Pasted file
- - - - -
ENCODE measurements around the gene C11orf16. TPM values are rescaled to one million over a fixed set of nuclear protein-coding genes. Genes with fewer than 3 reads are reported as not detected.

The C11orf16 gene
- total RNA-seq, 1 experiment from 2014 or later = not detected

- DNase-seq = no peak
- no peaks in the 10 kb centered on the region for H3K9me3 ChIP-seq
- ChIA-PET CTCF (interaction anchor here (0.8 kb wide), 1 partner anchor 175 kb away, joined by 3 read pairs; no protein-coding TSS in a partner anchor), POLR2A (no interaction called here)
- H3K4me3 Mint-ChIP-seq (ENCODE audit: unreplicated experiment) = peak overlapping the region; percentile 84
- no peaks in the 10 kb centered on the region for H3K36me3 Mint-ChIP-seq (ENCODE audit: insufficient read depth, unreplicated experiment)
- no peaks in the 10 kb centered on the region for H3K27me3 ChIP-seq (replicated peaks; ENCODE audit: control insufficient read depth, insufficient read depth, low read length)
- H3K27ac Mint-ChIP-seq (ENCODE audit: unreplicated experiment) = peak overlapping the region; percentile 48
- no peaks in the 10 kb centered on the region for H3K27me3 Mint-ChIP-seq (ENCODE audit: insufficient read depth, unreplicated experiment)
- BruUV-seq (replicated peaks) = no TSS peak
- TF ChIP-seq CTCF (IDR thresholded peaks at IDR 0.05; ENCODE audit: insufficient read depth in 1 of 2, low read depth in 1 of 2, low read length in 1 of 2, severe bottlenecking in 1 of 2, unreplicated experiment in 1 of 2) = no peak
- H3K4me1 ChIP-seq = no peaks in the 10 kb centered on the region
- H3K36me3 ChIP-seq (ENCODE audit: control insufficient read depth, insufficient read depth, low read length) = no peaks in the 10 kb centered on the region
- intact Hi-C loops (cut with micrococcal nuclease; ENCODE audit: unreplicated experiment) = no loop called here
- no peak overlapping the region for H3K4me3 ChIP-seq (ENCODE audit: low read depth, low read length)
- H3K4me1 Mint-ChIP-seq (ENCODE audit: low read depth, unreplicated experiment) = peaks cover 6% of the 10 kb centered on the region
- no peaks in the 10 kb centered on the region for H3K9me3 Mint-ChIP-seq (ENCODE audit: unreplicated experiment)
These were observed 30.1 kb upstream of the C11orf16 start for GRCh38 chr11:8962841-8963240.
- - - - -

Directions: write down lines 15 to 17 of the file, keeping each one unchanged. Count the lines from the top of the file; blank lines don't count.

- H3K36me3 ChIP-seq (ENCODE audit: control insufficient read depth, insufficient read depth, low read length) = no peaks in the 10 kb centered on the region
- intact Hi-C loops (cut with micrococcal nuclease; ENCODE audit: unreplicated experiment) = no loop called here
- no peak overlapping the region for H3K4me3 ChIP-seq (ENCODE audit: low read depth, low read length)